Let’s take a walk down PVC memory lane, shall we? While many people may not realize just how long the synthetic plastic has been around, there is actually a host of evidence that shows PVC (polyvinyl chloride) was first created at least a century ago.
The story peculiarly begins in two separate years—1838 and 1872—when French physicist Henri Victor Regnault and German chemist Eugen Baumann respectively discovered PVC for the first (and second) time. Neither followed up on the breakthrough, but on both occasions the polymer materialized as a “white solid” within flasks filled with vinyl chloride gas.
Following these independent discoveries, no one actually mastered the use of PVC in commercial applications until 1913, when a German inventor by the name of Friedrich Heinrich August Klatte decided to take out the first patent on the material. His polymerization method of vinyl chloride utilized sunlight, and over the next few decades companies around the world began experimenting where Klatte’s patent seemed to leave off.
Companies like B.F. Goodrich—an American establishment still widely known today for its car tires.
Around the early 20th century, B.F. Goodrich hired industrial scientist Waldo Semon to develop a novel, synthetic alternative for the increasingly expensive natural rubber. Polyvinyl chloride experiments were started, but the project was soon threatened by the recession of 1920. That’s when Semon had an incredible idea: using PVC as a water-resistant coating for fabrics. Soon enough, sales of the material rapidly took off, with demand peaking at the start of World War II, when PVC was adopted as an insulator for wiring on military ships.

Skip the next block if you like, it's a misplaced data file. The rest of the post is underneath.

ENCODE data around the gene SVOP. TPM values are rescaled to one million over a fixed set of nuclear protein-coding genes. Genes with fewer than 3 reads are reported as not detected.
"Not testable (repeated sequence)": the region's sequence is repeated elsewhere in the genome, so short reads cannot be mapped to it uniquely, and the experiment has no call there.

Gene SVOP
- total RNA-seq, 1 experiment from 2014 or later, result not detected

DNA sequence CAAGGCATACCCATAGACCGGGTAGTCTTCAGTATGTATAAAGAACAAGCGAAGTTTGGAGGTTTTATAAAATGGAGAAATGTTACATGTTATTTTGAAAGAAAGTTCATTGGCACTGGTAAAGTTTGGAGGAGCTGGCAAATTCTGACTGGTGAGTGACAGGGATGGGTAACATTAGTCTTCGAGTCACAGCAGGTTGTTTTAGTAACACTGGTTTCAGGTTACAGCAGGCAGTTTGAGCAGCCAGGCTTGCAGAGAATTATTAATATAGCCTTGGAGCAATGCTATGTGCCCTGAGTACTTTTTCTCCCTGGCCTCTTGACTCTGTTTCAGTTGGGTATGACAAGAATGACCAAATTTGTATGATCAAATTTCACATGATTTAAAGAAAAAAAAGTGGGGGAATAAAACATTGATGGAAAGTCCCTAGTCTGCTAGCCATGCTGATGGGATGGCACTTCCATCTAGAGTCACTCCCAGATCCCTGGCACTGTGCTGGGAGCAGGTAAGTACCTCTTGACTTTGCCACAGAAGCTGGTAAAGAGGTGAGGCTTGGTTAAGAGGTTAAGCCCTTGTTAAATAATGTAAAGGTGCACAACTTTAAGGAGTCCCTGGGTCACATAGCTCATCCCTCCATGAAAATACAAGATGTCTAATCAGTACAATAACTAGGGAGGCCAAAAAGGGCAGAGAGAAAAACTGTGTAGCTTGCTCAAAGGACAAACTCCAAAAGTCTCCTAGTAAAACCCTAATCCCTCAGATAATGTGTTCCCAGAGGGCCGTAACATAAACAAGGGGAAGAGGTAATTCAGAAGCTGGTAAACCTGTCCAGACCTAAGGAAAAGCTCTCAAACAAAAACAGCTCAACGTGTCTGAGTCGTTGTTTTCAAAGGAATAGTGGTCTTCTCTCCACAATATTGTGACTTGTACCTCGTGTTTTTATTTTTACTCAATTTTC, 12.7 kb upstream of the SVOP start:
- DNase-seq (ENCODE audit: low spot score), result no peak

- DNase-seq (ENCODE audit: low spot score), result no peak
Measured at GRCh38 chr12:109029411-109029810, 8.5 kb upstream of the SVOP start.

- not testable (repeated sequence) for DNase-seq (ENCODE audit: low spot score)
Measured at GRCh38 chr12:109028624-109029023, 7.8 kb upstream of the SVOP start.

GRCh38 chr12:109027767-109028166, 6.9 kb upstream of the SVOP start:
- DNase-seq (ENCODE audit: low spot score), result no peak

The rest, as they say, is history.
By the 1950s, PVC production was soaring around the world. Five companies in particular started testing out revolutionary uses for ‘vinyl’ PVC, finding new applications for the material in inflatable structures and fabric coatings. The construction industry soon welcomed the durable plastic, in large part due to its resistance to light, chemicals and corrosion, which made it a prime commodity for building structures.
Further improvements were made to PVC’s temperature resistance in the 1980s. It’s around this same time that thousands of American homes began incorporating the material into plumbing systems, and no sooner did twenty global companies start producing the versatile product we’ve come to love today. From healthcare to IT, transport, textiles and construction, PVC has proven itself to be a low-cost, excellent commodity in a variety of industries, as well as our everyday lives.